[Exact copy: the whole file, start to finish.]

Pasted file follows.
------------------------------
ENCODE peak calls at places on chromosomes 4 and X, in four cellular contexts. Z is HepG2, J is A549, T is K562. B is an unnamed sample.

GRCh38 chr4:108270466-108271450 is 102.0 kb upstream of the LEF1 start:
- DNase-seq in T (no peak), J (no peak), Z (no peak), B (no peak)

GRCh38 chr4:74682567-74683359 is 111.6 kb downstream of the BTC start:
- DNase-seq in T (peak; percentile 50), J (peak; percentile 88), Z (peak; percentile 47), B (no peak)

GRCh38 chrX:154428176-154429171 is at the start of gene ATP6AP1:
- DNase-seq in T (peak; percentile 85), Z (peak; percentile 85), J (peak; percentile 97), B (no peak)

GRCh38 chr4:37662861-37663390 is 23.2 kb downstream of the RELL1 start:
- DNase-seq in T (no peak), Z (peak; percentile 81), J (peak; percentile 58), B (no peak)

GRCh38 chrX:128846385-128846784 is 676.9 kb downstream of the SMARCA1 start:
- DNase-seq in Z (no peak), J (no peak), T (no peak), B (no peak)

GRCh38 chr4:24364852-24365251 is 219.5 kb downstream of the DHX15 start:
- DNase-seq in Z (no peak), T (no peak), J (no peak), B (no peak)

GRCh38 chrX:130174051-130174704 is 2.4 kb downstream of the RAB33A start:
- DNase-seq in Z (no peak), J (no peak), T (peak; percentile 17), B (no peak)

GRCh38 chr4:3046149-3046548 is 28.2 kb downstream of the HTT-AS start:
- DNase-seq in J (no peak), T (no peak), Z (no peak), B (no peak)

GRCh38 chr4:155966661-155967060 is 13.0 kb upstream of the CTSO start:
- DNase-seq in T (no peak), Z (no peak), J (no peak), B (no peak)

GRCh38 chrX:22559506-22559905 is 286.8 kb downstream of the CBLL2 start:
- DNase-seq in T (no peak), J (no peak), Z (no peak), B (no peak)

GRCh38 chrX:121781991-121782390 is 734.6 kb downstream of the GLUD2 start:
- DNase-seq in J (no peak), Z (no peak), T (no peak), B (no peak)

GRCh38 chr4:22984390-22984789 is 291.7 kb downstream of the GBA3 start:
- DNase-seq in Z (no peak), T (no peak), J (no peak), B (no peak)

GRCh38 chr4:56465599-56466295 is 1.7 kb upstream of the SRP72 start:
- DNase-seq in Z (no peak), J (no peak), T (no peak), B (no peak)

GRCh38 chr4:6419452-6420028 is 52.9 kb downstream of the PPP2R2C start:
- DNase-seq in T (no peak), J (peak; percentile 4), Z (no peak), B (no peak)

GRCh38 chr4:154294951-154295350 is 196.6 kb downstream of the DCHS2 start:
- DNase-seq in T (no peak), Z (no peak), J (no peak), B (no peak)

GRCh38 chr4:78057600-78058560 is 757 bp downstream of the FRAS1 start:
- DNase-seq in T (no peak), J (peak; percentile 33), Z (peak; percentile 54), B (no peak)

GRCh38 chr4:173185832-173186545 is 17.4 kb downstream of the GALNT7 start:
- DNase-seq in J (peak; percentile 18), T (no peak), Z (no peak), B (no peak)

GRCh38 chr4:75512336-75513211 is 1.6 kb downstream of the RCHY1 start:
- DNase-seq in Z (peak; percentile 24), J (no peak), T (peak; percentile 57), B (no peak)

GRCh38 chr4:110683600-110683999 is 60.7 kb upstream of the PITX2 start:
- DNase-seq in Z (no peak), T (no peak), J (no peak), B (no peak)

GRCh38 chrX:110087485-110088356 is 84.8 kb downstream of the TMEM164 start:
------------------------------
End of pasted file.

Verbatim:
ENCODE peak calls at places on chromosomes 4 and X, in four cellular contexts. Z is HepG2, J is A549, T is K562. B is an unnamed sample.

GRCh38 chr4:108270466-108271450 is 102.0 kb upstream of the LEF1 start:
- DNase-seq in T (no peak), J (no peak), Z (no peak), B (no peak)

GRCh38 chr4:74682567-74683359 is 111.6 kb downstream of the BTC start:
- DNase-seq in T (peak; percentile 50), J (peak; percentile 88), Z (peak; percentile 47), B (no peak)

GRCh38 chrX:154428176-154429171 is at the start of gene ATP6AP1:
- DNase-seq in T (peak; percentile 85), Z (peak; percentile 85), J (peak; percentile 97), B (no peak)

GRCh38 chr4:37662861-37663390 is 23.2 kb downstream of the RELL1 start:
- DNase-seq in T (no peak), Z (peak; percentile 81), J (peak; percentile 58), B (no peak)

GRCh38 chrX:128846385-128846784 is 676.9 kb downstream of the SMARCA1 start:
- DNase-seq in Z (no peak), J (no peak), T (no peak), B (no peak)

GRCh38 chr4:24364852-24365251 is 219.5 kb downstream of the DHX15 start:
- DNase-seq in Z (no peak), T (no peak), J (no peak), B (no peak)

GRCh38 chrX:130174051-130174704 is 2.4 kb downstream of the RAB33A start:
- DNase-seq in Z (no peak), J (no peak), T (peak; percentile 17), B (no peak)

GRCh38 chr4:3046149-3046548 is 28.2 kb downstream of the HTT-AS start:
- DNase-seq in J (no peak), T (no peak), Z (no peak), B (no peak)

GRCh38 chr4:155966661-155967060 is 13.0 kb upstream of the CTSO start:
- DNase-seq in T (no peak), Z (no peak), J (no peak), B (no peak)

GRCh38 chrX:22559506-22559905 is 286.8 kb downstream of the CBLL2 start:
- DNase-seq in T (no peak), J (no peak), Z (no peak), B (no peak)

GRCh38 chrX:121781991-121782390 is 734.6 kb downstream of the GLUD2 start:
- DNase-seq in J (no peak), Z (no peak), T (no peak), B (no peak)

GRCh38 chr4:22984390-22984789 is 291.7 kb downstream of the GBA3 start:
- DNase-seq in Z (no peak), T (no peak), J (no peak), B (no peak)

GRCh38 chr4:56465599-56466295 is 1.7 kb upstream of the SRP72 start:
- DNase-seq in Z (no peak), J (no peak), T (no peak), B (no peak)

GRCh38 chr4:6419452-6420028 is 52.9 kb downstream of the PPP2R2C start:
- DNase-seq in T (no peak), J (peak; percentile 4), Z (no peak), B (no peak)

GRCh38 chr4:154294951-154295350 is 196.6 kb downstream of the DCHS2 start:
- DNase-seq in T (no peak), Z (no peak), J (no peak), B (no peak)

GRCh38 chr4:78057600-78058560 is 757 bp downstream of the FRAS1 start:
- DNase-seq in T (no peak), J (peak; percentile 33), Z (peak; percentile 54), B (no peak)

GRCh38 chr4:173185832-173186545 is 17.4 kb downstream of the GALNT7 start:
- DNase-seq in J (peak; percentile 18), T (no peak), Z (no peak), B (no peak)

GRCh38 chr4:75512336-75513211 is 1.6 kb downstream of the RCHY1 start:
- DNase-seq in Z (peak; percentile 24), J (no peak), T (peak; percentile 57), B (no peak)

GRCh38 chr4:110683600-110683999 is 60.7 kb upstream of the PITX2 start:
- DNase-seq in Z (no peak), T (no peak), J (no peak), B (no peak)

GRCh38 chrX:110087485-110088356 is 84.8 kb downstream of the TMEM164 start: